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Posted: Apr 27 2008, 10:56 AM
Member No.: 1
Joined: 17-November 07
For Gray, the next few days were a defining example of the word schadenfreude. After a couple of nights Cressida stopped asking him to cuddle her to sleep and he didn't offer, sensing her need for privacy, fearful of misreading signs; and besides the single bed was really very narrow. The first night he had fallen right off the side, waking himself but not her, and he had spent a few surprisingly fearful and panicky moments groping in the dark to orient himself. But the days were special, even if his companion was pre-occupied with a sadness which transcended most ordinary miseries.
Those days were filled with the simple stuff that memories are made from. Leisurely breakfasts with newspapers and endless supplies of coffee; long walks around the half-deserted campus; idle but heated debates about such vital sociological issues as: where does the garbage go after we put it in the trash can? And long evenings by a crackling log fire drinking wine and playing fool, scanning the too many channels on the TV in hopes of finding something actually watchable, such as a re-run of Ironsides.
But in spite of the proximity there was no sense that they were growing any closer. At times, it seemed that she was actively holding back, keeping her feelings bottled up as though, perhaps, fearful that to open up the door to them would be irreversible, the torrent too strong to oppose. Gray thought it was likely he would be no different in similar circumstances and in that belief he found it easy to empathise with her feelings and needs. He occupied himself, when she withdrew completely, by musing over how she was coping with her grief. She certainly wasn't going through a clearly defined path through the so-called five stages. On the other hand her current condition seemed to be a mixture of depression, denial and anger.
They were having breakfast two days before term was due to start.
“The college welfare people,” she waved a letter she had just opened. “They're offering me grief counselling.”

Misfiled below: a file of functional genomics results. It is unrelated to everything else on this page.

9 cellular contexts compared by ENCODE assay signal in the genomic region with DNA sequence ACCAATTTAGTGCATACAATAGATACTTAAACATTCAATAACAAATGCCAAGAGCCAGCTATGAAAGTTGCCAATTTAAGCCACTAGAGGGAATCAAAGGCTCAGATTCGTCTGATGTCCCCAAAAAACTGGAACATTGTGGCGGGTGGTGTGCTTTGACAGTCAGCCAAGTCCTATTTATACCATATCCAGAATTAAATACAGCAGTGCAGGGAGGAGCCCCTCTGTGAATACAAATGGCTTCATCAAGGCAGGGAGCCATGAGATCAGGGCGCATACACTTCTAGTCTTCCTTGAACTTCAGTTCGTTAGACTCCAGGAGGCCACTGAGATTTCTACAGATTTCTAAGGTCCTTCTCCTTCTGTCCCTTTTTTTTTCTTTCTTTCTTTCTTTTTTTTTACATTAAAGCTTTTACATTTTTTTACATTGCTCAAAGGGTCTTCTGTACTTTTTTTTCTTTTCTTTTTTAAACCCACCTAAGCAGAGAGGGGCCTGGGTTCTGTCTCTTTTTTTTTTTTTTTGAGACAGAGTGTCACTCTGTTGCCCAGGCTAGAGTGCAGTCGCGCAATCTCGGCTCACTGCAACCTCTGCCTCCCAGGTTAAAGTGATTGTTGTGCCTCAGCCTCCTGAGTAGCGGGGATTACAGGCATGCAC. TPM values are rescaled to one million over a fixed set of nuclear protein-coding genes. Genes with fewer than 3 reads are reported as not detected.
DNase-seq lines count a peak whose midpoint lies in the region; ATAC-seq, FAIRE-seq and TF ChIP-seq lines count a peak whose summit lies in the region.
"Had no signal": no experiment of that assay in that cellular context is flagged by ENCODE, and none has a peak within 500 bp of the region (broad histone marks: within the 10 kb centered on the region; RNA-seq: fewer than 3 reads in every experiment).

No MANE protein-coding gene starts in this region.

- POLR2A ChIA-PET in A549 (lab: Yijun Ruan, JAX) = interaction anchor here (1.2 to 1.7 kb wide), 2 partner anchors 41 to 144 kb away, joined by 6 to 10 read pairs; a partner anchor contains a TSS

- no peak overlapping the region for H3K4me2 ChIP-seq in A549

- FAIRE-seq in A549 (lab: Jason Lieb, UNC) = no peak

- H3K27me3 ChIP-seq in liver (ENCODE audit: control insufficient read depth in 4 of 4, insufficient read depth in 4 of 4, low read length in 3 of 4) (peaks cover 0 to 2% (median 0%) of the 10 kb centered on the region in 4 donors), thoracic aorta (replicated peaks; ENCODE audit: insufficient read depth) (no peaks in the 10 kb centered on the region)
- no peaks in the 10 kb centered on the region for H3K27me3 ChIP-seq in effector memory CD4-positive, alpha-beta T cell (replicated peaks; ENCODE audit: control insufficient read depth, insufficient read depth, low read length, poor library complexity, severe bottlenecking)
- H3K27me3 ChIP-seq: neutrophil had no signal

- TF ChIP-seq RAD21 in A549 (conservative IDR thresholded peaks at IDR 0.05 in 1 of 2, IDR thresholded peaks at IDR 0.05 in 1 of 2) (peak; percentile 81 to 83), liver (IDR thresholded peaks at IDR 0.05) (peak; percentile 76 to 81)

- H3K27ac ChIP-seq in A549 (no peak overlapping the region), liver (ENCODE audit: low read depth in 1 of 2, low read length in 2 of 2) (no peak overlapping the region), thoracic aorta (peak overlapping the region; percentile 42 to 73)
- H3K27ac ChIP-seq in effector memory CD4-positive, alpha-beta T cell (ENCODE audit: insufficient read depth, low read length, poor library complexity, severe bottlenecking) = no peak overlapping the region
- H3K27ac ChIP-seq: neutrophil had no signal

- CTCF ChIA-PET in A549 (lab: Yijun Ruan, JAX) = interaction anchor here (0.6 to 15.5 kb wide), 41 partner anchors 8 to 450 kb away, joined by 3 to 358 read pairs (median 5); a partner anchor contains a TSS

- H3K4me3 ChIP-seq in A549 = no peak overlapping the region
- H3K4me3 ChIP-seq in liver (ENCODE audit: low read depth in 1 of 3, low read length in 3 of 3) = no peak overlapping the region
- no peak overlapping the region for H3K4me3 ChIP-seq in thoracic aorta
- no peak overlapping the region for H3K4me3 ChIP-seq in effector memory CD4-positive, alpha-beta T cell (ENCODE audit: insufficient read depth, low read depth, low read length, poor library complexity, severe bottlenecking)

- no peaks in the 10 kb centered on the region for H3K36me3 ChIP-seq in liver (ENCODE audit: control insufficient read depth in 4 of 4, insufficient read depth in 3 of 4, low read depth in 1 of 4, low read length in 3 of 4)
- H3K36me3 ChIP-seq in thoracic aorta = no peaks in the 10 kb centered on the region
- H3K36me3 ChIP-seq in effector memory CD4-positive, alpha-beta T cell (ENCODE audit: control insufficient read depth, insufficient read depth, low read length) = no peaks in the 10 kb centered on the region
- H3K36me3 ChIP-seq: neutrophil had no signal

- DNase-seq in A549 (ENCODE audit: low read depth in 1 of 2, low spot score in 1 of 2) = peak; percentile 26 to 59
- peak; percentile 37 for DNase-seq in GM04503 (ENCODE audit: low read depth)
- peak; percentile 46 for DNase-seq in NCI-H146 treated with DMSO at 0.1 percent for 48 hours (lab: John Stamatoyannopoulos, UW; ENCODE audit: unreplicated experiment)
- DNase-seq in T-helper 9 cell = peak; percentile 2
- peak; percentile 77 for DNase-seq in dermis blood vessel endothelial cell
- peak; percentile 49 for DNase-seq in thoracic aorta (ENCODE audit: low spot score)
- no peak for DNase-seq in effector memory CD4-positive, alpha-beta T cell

“Ah.” He looked over his cornflakes at her with cautious eyes. “You're not keen on that, eh?” He tried to keep the tone laconic.
“You think I should?”
“I don't think it's up to me, is it? I'm —” He sighed hugely. “Cress, I don't think you got the right to be so pissy with me.”
She frowned at him. Beneath her arched and neatly plucked eyebrows, her eyes seemed like they had been lost in a dark place and were seeing daylight for the first time in an age. “Sorry ...,” in the pause her mouth worked, poised between tears and speaking. “I don't mean to take it out on you. But damn it I don't wanna talk. Not to a stranger, not to anyone. Talking's not gonna make anything better.”
“It might.” He smiled at her forgivingly. “If you tried it.”
“Yeah? Well, I'll try it when I feel ready. That OK with you?” She added the last defiantly. Perhaps more challengingly than she intended.
Gray chose to end the row before it escalated and got up from the table and took his plate to the counter. Movement outside the window caught his eye. A car drew up and the sound of its dusty brakes' squeal broke the silence of the street. His jaw dropped as the driver got out.
“Good God! I don't believe it.”
“What? Who is it?” Cressida had heard the car and was getting up.
“Where the hell did he come from from?”
“Who —” She reached his side and joined him in looking through the net curtain. “Richard! What? How? Where's Phae?” She leaned across the counter to hammer on the glass and then changed her mind and turned to run out. Gray caught her elbow.
“Wait,” he pulled her back. “Look.” Richard Fosset was helping a blonde woman out of the passenger seat. His attention appeared to be anything other than platonic. “Unless your cousin has joined the peroxide posse, it looks like Tricky Dicky has a new chum. And besides, weren't he and Phae supposed to be at the big family do?”
That was reasonable. “Yeah, well let me go across with you, huh?” He was still holding her arm against a slight tension. She wasn't straining to pull away, but she was letting him know that he was holding her back. He tugged gently. “In a little while, eh? Give them — ” he jerked his head toward the window — “a chance to get inside the house.”
“OK.” She picked up the coffee pot and took it back to her seat. She picked up another envelope and slit it open. Her face darkened as she read.
“Um, yeah. I guess. It looks like none of the houses were insured against a tsunami. This is from our family lawyer. He say the insurance companies aren't paying out, citing Act of Goddess and other bullshit.”
“He's suggesting that I consider selling up the land to pay for the clean up costs.”
“Hell, Cress. Is it really as bad as that? Your family was pretty loaded.”